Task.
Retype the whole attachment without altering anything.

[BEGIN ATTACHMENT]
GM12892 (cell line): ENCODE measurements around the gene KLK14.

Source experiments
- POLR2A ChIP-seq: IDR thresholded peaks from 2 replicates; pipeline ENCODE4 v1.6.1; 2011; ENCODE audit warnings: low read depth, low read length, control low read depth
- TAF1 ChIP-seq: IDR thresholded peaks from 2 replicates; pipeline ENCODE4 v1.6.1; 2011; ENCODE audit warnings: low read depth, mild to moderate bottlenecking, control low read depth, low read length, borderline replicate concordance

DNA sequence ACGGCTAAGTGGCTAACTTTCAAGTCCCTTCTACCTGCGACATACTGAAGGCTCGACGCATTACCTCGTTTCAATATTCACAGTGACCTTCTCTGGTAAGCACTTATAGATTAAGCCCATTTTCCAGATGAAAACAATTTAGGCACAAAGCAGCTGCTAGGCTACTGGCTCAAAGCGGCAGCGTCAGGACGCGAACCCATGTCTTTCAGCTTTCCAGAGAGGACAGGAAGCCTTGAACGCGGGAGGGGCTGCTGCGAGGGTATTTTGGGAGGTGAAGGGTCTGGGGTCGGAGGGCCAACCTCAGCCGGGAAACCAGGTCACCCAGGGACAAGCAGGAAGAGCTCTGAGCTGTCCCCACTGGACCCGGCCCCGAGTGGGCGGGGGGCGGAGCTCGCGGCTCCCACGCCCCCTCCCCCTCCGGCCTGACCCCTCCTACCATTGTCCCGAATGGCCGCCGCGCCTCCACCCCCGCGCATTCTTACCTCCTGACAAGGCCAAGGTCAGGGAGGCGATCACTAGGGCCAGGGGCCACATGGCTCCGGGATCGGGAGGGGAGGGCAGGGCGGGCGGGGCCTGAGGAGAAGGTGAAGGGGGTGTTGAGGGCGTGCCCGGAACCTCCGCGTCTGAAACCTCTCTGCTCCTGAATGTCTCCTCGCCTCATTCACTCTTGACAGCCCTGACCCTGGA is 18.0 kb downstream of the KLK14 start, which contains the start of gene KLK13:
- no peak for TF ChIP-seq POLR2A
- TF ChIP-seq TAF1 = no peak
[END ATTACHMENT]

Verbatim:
GM12892 (cell line): ENCODE measurements around the gene KLK14.

Source experiments
- POLR2A ChIP-seq: IDR thresholded peaks from 2 replicates; pipeline ENCODE4 v1.6.1; 2011; ENCODE audit warnings: low read depth, low read length, control low read depth
- TAF1 ChIP-seq: IDR thresholded peaks from 2 replicates; pipeline ENCODE4 v1.6.1; 2011; ENCODE audit warnings: low read depth, mild to moderate bottlenecking, control low read depth, low read length, borderline replicate concordance

DNA sequence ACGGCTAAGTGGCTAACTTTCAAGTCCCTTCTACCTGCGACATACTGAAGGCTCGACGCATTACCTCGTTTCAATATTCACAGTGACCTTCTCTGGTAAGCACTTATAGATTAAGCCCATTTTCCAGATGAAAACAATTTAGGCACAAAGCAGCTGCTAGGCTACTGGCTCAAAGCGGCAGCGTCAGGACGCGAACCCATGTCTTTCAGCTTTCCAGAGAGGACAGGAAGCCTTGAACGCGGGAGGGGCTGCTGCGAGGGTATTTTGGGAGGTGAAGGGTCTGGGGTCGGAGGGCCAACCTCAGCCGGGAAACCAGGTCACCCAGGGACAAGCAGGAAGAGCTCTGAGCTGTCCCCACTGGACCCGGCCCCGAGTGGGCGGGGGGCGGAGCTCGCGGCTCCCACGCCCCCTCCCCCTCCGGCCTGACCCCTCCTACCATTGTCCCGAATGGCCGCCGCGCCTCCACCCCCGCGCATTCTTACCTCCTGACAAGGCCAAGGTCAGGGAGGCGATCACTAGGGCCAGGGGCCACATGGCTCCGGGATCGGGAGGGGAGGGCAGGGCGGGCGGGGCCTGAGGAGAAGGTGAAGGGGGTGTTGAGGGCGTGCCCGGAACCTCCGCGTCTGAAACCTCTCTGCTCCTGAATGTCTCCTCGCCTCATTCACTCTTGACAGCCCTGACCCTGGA is 18.0 kb downstream of the KLK14 start, which contains the start of gene KLK13:
- no peak for TF ChIP-seq POLR2A
- TF ChIP-seq TAF1 = no peak